The U.S. Census data released last week will allow states to begin the redistricting process.
Redistricting is important to watch, but the collected information also is useful to see where a state is and where it is headed.
For example, New Hampshire has three counties that lost population in the last decade, Coos, Sullivan and Cheshire.
Coos was the only county a decade ago to lose population and lost the greatest percentage of its population this time at 5.4 percent, while Sullivan lost 1.8 percent and Cheshire .9 percent.
The three counties have the lowest per capita income in the state and the highest percentage of people in poverty. Simply, they are the three poorest counties in the state.
The fastest-growing counties are in the eastern portion of the state, Belknap, Strafford and Rockingham.
Rockingham has the highest per capita income at more than $90,000, double that of Coos, in U.S. Census county-level surveys from 2014 to 2018.
If you live in Rockingham County you would need a higher income than in other areas of the state because the median home price topped $500,000 this spring in the hot real estate market.
The largest county in New Hampshire is Hillsborough, as it was a decade ago, and like much of the rest of the country, its urban areas are growing at a faster pace than its rural areas. although Rochester, in Strafford County, was the state’s fastest-growing city over the last 10 years.
And the Census data also shows that New Hampshire is becoming a more diverse state — not greatly diverse by any measure — but it is now less than 90 percent white, which is a change from the last census.
Those figures show what is happening in New Hampshire reflects the national trends as well, including lower birth rates and slowing growth.
The data is wonderful, but only useful if it allows you to see a bigger picture with the trends showing what is happening.
Overall New Hampshire has a relatively high per capita income level, and low poverty rate, but that is relative.
The average home in Rockingham County may have breached the half a million-dollar mark, but the cheapest houses selling in the San Francisco area fetch $1 million.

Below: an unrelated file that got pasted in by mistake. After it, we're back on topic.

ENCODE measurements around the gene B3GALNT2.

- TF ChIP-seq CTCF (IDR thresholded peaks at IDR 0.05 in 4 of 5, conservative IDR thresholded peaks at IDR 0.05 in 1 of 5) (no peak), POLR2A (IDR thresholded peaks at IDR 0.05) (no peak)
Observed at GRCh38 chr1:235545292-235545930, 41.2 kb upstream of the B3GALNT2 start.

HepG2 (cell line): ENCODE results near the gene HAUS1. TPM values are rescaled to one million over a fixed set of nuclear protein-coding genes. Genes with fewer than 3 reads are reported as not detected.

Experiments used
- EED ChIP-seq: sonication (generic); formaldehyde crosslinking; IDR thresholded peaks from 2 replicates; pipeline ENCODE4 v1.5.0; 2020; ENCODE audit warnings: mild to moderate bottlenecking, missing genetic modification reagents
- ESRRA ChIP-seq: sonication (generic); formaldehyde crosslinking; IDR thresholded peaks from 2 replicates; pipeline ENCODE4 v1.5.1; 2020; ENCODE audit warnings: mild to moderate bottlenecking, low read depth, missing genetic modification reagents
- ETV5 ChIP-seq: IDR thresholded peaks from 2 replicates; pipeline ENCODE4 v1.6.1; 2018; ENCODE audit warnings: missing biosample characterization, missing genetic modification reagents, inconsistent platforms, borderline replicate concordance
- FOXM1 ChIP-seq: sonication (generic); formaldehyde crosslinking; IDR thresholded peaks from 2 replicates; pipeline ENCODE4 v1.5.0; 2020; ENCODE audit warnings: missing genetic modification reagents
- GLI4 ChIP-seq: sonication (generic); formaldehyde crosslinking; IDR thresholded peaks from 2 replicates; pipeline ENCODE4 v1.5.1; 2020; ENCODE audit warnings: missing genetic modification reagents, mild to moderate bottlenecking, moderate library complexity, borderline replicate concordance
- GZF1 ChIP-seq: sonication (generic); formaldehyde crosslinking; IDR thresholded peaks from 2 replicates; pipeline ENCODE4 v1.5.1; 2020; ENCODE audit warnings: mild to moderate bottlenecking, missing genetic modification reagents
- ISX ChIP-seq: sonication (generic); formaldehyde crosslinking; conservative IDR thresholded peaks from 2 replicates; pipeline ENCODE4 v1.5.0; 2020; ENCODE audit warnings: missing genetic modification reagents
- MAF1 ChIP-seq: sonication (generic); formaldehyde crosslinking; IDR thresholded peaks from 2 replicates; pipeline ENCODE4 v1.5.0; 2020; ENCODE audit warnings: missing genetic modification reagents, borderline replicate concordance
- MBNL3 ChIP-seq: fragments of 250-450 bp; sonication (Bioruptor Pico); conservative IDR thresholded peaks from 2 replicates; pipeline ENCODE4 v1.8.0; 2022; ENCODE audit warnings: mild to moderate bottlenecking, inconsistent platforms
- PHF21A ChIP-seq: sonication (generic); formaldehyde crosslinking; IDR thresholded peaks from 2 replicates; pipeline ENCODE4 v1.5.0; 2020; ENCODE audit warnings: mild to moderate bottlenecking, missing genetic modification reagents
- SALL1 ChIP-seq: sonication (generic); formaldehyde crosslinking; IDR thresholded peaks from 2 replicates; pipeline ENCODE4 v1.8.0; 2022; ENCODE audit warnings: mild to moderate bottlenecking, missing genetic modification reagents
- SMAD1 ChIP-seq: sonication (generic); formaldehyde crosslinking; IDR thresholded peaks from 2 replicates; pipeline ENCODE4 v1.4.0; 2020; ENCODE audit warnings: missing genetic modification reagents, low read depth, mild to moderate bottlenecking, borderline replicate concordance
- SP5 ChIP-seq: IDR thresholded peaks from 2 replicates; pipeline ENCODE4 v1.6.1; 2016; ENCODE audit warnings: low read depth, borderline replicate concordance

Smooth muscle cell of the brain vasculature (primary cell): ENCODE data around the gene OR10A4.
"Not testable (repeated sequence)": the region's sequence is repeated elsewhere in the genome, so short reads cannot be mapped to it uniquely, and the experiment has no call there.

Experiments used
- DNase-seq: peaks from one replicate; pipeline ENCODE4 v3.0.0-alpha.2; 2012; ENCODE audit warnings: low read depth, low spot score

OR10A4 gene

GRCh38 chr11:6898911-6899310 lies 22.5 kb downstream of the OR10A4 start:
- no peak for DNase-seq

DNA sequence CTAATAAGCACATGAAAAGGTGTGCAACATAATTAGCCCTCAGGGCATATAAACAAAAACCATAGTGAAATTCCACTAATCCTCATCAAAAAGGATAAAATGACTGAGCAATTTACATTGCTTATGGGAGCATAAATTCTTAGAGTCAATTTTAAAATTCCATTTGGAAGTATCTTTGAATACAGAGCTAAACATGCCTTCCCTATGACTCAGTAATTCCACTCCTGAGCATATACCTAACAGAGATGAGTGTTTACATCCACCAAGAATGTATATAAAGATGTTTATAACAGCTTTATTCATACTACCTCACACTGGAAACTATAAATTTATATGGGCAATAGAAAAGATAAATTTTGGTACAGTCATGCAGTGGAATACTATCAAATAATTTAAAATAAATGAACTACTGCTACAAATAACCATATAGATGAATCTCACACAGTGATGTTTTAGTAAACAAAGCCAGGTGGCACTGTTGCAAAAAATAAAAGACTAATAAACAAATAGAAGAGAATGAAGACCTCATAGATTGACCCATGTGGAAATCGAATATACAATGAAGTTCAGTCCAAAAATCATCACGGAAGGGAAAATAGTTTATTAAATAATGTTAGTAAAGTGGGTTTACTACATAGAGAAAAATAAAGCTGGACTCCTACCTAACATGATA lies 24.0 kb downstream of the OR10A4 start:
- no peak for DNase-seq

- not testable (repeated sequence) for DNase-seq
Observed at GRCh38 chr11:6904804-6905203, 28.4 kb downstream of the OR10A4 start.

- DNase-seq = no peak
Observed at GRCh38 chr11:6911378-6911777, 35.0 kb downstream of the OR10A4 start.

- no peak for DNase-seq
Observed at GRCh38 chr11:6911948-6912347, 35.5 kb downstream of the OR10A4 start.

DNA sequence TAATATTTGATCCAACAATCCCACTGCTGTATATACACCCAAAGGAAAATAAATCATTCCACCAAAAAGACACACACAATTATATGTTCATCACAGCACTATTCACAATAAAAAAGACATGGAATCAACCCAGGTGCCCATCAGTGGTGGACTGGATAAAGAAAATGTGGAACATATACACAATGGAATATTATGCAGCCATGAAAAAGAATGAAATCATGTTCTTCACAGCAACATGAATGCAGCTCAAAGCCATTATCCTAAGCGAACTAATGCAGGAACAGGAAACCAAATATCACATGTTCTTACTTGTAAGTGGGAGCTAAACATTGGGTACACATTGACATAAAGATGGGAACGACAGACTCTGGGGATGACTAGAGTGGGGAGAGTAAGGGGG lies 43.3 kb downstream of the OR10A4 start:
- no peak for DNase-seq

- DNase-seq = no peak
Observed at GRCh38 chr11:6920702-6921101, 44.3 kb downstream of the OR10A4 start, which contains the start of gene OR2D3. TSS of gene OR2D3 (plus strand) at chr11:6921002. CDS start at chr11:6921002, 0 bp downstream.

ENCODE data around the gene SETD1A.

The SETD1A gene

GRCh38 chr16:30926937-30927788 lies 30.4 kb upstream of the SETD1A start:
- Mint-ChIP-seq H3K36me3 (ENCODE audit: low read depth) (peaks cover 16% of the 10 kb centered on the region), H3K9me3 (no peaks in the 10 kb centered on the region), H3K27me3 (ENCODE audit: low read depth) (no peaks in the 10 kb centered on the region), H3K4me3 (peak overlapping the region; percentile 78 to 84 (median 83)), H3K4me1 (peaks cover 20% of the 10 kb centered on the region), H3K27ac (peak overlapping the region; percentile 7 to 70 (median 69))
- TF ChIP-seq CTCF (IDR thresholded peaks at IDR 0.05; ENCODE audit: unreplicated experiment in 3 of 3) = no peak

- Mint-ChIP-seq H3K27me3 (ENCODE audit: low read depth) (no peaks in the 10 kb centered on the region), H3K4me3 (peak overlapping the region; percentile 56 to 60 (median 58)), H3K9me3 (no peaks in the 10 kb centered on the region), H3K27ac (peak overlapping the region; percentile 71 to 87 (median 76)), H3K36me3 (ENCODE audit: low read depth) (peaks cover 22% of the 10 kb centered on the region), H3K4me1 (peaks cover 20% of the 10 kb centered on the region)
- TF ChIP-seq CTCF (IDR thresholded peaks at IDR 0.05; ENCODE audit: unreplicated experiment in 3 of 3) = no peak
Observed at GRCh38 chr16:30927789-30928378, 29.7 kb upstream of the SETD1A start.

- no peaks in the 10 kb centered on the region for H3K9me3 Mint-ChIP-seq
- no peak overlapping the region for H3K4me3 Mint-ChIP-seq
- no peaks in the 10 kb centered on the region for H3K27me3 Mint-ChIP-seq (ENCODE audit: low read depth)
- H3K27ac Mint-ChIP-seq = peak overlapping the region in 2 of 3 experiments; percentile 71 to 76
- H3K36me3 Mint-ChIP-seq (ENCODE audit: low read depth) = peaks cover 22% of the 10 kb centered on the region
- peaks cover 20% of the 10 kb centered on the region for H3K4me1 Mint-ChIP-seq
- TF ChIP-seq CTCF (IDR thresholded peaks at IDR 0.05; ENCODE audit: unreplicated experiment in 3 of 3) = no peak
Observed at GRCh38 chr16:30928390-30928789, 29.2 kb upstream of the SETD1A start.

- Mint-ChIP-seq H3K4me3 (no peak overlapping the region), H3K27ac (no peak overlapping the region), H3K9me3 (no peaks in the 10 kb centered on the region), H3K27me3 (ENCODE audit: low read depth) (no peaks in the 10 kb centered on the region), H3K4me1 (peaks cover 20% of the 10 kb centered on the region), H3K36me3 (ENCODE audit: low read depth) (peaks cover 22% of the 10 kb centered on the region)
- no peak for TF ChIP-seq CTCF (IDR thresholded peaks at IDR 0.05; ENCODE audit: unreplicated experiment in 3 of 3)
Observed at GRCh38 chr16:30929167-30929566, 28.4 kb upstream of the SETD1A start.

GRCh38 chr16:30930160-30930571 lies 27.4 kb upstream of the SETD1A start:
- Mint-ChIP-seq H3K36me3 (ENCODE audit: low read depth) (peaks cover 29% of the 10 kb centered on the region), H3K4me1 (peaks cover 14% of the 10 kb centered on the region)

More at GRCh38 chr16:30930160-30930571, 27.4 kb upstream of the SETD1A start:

The pandemic has pushed housing prices up and by most accounts somewhat increased the state’s population through in-migration as many second-home owners decided to move their families out of urban areas and relocate to rural areas.
Enough to significantly bump up the state’s population? Probably not, but it does tend to make homes less affordable.
And there are pockets of tremendous poverty in all areas of the state from urban Manchester and Nashua to tiny hamlets in Coos County.
New Hampshire is also growing older and is one of the four oldest states in the country along with Vermont and Maine.
The problems that creates are readily apparent with all the help wanted signs not only in restaurants and hotels, but in retail stores, and for many service industry jobs including school bus drivers.
The current trends would suggest that New Hampshire may be growing more diverse, but it is also growing older and wealthier in order to afford to live here.
That makes it more difficult to attract the young workers the state’s economy needs long-term to grow.
The low numbers of young people is not a new problem, and attempts to address it have gone in fits and starts.
One issue that always is discussed but has been slow to translate into action is affordable housing.
This year the Senate included some significant one-time money — $25 million — to boost affordable housing, but projects take time to develop and often have to contend with the “not-in-my-backyard-although-I-am-a-big-supporter-of-affordable-housing” often heard in communities.